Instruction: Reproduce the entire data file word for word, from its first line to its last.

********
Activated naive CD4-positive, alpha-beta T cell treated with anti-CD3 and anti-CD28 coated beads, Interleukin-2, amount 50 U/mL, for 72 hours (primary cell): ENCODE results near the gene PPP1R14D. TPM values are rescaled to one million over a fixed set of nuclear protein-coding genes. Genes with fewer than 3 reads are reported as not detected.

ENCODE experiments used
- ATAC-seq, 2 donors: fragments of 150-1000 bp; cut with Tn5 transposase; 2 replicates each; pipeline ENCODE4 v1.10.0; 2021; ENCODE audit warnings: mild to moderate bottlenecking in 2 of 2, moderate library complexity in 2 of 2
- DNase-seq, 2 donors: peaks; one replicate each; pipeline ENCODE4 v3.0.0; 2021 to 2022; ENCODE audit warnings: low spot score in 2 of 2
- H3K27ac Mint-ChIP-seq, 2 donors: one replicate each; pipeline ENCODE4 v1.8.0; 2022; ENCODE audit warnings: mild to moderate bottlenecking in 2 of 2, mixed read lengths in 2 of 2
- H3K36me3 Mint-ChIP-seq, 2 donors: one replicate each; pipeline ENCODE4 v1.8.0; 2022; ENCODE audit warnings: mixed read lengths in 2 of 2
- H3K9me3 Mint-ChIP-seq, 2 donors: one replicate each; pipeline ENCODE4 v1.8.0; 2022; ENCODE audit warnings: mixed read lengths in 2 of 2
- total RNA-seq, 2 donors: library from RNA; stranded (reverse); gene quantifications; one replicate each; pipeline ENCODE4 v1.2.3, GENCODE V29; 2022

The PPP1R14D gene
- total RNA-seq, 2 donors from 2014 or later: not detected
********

Activated naive CD4-positive, alpha-beta T cell treated with anti-CD3 and anti-CD28 coated beads, Interleukin-2, amount 50 U/mL, for 72 hours (primary cell): ENCODE results near the gene PPP1R14D. TPM values are rescaled to one million over a fixed set of nuclear protein-coding genes. Genes with fewer than 3 reads are reported as not detected.

ENCODE experiments used
- ATAC-seq, 2 donors: fragments of 150-1000 bp; cut with Tn5 transposase; 2 replicates each; pipeline ENCODE4 v1.10.0; 2021; ENCODE audit warnings: mild to moderate bottlenecking in 2 of 2, moderate library complexity in 2 of 2
- DNase-seq, 2 donors: peaks; one replicate each; pipeline ENCODE4 v3.0.0; 2021 to 2022; ENCODE audit warnings: low spot score in 2 of 2
- H3K27ac Mint-ChIP-seq, 2 donors: one replicate each; pipeline ENCODE4 v1.8.0; 2022; ENCODE audit warnings: mild to moderate bottlenecking in 2 of 2, mixed read lengths in 2 of 2
- H3K36me3 Mint-ChIP-seq, 2 donors: one replicate each; pipeline ENCODE4 v1.8.0; 2022; ENCODE audit warnings: mixed read lengths in 2 of 2
- H3K9me3 Mint-ChIP-seq, 2 donors: one replicate each; pipeline ENCODE4 v1.8.0; 2022; ENCODE audit warnings: mixed read lengths in 2 of 2
- total RNA-seq, 2 donors: library from RNA; stranded (reverse); gene quantifications; one replicate each; pipeline ENCODE4 v1.2.3, GENCODE V29; 2022

The PPP1R14D gene
- total RNA-seq, 2 donors from 2014 or later: not detected